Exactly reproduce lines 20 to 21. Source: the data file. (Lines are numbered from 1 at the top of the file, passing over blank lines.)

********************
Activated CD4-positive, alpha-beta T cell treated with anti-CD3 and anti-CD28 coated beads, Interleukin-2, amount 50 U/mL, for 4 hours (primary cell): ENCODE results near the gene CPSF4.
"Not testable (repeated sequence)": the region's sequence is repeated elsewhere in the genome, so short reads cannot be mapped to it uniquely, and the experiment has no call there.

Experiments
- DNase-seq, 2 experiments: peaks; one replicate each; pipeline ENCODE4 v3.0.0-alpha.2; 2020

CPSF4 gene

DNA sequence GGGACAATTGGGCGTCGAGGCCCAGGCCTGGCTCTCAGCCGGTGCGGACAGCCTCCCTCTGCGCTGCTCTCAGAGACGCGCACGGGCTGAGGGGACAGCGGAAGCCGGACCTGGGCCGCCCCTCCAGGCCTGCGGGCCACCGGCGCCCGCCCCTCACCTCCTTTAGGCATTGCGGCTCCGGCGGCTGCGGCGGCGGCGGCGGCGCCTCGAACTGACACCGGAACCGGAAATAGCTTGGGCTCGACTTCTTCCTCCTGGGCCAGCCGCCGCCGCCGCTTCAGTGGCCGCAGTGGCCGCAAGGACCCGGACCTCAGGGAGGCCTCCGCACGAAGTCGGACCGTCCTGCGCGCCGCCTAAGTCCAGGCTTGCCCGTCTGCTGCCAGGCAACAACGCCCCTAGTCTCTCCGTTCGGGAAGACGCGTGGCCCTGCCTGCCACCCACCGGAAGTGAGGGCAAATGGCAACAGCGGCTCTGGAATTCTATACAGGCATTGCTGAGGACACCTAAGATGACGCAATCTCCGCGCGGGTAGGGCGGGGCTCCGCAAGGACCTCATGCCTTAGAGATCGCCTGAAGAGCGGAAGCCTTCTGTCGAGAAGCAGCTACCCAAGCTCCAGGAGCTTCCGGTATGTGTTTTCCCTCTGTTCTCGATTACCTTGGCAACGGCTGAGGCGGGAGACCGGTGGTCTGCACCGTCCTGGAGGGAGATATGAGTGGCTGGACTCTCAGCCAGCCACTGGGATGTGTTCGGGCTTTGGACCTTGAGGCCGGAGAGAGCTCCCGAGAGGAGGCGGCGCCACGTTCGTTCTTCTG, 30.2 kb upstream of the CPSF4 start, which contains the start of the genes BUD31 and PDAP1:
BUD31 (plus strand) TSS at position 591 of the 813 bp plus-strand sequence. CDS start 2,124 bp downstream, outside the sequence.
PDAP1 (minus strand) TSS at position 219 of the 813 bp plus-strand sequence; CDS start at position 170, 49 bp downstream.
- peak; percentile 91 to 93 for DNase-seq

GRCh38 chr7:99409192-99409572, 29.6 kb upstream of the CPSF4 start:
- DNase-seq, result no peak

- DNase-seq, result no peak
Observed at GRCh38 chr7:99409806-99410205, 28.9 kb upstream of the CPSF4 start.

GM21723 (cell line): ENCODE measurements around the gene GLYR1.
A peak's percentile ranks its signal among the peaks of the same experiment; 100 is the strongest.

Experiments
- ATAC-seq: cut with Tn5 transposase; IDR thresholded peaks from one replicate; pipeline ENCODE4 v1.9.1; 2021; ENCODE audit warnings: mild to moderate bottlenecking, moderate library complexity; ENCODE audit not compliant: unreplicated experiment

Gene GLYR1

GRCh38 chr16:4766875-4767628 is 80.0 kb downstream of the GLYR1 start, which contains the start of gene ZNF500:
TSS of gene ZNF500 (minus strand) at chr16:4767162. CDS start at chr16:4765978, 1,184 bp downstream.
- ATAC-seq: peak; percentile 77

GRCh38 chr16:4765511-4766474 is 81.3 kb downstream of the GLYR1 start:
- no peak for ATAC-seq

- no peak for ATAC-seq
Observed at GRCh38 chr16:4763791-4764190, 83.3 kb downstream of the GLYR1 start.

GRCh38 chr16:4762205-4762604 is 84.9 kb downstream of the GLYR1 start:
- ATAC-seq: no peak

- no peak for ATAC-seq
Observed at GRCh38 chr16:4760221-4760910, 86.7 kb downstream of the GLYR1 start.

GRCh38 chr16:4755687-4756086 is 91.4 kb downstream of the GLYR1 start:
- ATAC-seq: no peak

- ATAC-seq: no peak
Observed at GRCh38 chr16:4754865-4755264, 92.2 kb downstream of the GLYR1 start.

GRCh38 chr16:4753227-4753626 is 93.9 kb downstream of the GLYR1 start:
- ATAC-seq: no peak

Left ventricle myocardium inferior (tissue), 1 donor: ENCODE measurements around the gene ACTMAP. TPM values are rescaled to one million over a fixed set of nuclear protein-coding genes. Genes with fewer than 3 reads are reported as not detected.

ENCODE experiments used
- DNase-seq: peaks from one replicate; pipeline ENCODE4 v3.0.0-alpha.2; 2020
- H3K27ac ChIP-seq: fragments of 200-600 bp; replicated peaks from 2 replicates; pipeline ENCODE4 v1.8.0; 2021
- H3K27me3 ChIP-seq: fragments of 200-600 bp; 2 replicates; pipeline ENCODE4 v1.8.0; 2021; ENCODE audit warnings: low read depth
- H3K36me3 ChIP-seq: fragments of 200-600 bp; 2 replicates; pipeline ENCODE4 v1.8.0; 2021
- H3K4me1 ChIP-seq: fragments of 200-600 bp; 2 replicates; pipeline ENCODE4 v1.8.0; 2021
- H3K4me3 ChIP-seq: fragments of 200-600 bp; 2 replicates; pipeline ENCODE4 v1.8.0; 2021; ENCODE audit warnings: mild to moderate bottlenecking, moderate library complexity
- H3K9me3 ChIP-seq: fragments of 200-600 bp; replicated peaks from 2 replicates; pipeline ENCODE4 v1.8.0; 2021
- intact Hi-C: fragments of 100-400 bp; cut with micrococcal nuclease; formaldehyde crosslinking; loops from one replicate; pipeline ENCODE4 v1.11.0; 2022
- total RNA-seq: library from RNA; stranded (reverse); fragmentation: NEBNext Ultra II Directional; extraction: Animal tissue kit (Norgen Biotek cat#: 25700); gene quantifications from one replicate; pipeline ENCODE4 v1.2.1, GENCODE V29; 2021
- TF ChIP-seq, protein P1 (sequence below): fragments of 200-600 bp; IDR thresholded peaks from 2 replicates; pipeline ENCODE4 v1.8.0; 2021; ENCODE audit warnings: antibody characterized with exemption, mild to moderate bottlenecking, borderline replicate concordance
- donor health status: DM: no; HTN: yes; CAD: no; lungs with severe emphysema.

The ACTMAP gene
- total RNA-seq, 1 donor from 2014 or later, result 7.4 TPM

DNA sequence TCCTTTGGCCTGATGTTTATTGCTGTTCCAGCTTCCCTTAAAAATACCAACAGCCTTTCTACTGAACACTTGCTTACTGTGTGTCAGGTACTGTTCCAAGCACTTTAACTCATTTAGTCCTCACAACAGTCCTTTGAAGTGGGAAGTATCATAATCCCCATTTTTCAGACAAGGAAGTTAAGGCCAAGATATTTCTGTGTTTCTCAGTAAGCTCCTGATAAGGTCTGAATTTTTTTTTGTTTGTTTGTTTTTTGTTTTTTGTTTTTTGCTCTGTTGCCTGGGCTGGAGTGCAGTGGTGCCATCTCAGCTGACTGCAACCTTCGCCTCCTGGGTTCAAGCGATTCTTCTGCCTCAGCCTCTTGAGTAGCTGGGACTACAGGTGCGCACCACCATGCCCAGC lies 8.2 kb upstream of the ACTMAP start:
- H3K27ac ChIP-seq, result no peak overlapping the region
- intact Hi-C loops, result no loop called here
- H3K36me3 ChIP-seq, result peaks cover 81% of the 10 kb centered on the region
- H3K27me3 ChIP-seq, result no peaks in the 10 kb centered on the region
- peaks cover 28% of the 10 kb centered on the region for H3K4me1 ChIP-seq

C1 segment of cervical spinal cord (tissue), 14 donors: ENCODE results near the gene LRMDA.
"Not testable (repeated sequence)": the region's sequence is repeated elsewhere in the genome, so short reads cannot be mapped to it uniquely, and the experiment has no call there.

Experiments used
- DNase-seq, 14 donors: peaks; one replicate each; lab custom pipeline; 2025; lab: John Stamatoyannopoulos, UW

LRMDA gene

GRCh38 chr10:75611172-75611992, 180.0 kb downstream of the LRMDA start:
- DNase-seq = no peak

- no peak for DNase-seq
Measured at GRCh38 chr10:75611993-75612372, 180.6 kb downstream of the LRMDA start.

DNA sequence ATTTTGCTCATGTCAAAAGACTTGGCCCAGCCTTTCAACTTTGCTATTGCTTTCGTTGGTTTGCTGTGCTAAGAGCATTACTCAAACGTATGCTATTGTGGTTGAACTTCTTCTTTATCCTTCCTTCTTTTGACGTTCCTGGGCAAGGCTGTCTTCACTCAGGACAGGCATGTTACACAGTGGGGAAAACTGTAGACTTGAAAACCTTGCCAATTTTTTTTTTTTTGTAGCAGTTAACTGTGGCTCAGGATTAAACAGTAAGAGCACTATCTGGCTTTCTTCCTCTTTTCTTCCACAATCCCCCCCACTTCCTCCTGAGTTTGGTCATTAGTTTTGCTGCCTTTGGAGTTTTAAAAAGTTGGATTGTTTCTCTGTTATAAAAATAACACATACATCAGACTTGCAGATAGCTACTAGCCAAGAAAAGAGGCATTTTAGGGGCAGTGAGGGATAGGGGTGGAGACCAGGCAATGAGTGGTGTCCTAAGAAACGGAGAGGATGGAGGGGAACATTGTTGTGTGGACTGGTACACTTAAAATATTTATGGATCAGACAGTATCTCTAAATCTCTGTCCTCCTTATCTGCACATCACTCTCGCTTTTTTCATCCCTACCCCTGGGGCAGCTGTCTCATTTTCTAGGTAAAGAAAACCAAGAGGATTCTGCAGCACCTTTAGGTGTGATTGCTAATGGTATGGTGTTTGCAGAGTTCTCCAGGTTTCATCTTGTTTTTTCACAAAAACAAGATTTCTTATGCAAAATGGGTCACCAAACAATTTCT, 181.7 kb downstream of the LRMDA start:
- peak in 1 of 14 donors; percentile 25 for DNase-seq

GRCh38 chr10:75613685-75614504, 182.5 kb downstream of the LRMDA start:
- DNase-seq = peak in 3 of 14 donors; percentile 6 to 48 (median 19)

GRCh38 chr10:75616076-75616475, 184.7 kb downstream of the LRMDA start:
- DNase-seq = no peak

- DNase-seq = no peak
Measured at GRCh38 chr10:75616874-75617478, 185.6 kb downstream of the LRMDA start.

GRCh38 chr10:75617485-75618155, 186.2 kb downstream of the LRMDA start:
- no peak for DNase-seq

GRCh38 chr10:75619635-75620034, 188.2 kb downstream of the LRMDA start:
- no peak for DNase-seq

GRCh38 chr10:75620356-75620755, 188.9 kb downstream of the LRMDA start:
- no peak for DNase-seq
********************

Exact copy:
TSS of gene ZNF500 (minus strand) at chr16:4767162. CDS start at chr16:4765978, 1,184 bp downstream.
- ATAC-seq: peak; percentile 77